• Finally, Kyle Dexter, in a great field survey of Inga tree species in a region of Peru, showed that different functional diversity metrics show differing patterns of over- and under-dispersion. For example, phylogenetic diversity tends to be under-dispersed for Inga assemblages, while chemical and anti-herbivory traits are over dispersed and leaf size measures are under-dispersed.

Also, there was the annual general meeting, which was rather somber as three obituaries were read aloud. The three deceased, John Harper, Bob Jefferies and Simon Thirgood, were all superb ecologists who absences were obviously felt. Harper (my Master's advisor's advisor) and Jefferies (my colleague at Toronto) were both eminent ecologists with long and distinguished careers, while Thirgood (a fellow Senior Editor at the Journal of Applied Ecology) was in the prime of his very successful career.

Exploring ecology through GMOs

This year's Tansley Lecture at the BES meeting was a superb presentation given by Ian Baldwin from the Max Planck Institute for Chemical Ecology. He was enjoyable to watch as his folksy, mid-western American style disarmed the listener and leaving them unprepared for his ascorbic wit and, at times, controversial message. Prof. Baldwin* is a chemical ecologist who studies plant biochemical and physiological processes and their interaction with herbivores. Through his use of molecular tools and superb natural history, he has gained new insights into how and why plants respond to herbivory. He has discovered the pathways allowing wild tobacco, Nicotiana attenuata, to detect chemicals in tobacco hornworm spit and the resulting chemical defense response. More than this though, part of his talk was about the use of transformed plants to study this plant defense response. Using genetic tools, his group was able to knockout certain segments of these biochemical pathways in order to determine how various chemicals affected hornworms. He showed chemical responses involved signaling hornworm predators whereas other responses directly targeted wornworm's ability to digest plant material.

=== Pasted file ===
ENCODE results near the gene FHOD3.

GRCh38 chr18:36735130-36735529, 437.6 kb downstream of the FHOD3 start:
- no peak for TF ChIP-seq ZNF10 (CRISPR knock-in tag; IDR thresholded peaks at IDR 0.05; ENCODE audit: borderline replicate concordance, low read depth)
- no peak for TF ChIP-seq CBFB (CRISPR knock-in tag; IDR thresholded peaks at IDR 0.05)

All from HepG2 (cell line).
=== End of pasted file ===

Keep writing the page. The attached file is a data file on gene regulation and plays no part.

I think that ecologists are often wary of GMOs and his talk was a convincing case for their use in basic research, and he advocated for a more reasoned approach to their use.

*Note: He has run into trouble with German authorities over using the title 'Dr.' -see here.

Monday, September 7, 2009

An ecological meeting, British style.

I'm in Hatfield, outside of London, for the British Ecological Society (BES) meeting, and I'll be blogging thoughts, happenings, etc. I posted several observations from the American equivalent (ESA) last month, and one thing is readily apparent, even though talks do not start until tomorrow. While the ESA meeting is a great chance to meet a lot of people and see a lot of talks, at a few thousand conference goers, it can be a bit overwhelming. At any given time the ESA meeting had up to 26 concurrent sessions, which makes for a lot of running around if there are talks you want to see in different sessions. At the BES there is a maximum of 7 concurrent session. The BES is definitely smaller than ESA and the meeting and venue feel compact and intimate. I'm looking forward to experiencing the BES meeting this week.

Check back for more.

Wednesday, September 2, 2009

Ecology and evolution jobs 2009

After a horrendous year of canceled job searches and a barren landscape lacking many opportunities for academic-track job seekers, the jobs posted this season seem to be a stark contrast. In a previous post, I blogged about the best ecology job wiki, and when you look through last year's job postings you notice that the 'updates' column contains a multitude that had their searches canceled. Most people assumed that there wouldn't be very many tier-one academic jobs this year, but looking at the list of jobs announced so far this year, things look pretty good! I've also caught wind of a few other positions at good institutions that have not yet advertised. Job seekers keep your eyes open, and definitely check the job wiki regularly. This could be your year!

I for one have been (overly) optimistic and really didn't buy the hype that the job market would crash this year and for the foreseeable future. I think that many institutions over-reacted to the recession. Of course some states, like California, are in absolute dire straights. But my feeling is that over the next couple of years many institutions will try to recover from their self-imposed professor deficits, meaning that many similar-sounding job searches will be active at the same time. The net result is that schools will be competing against one another for good researchers.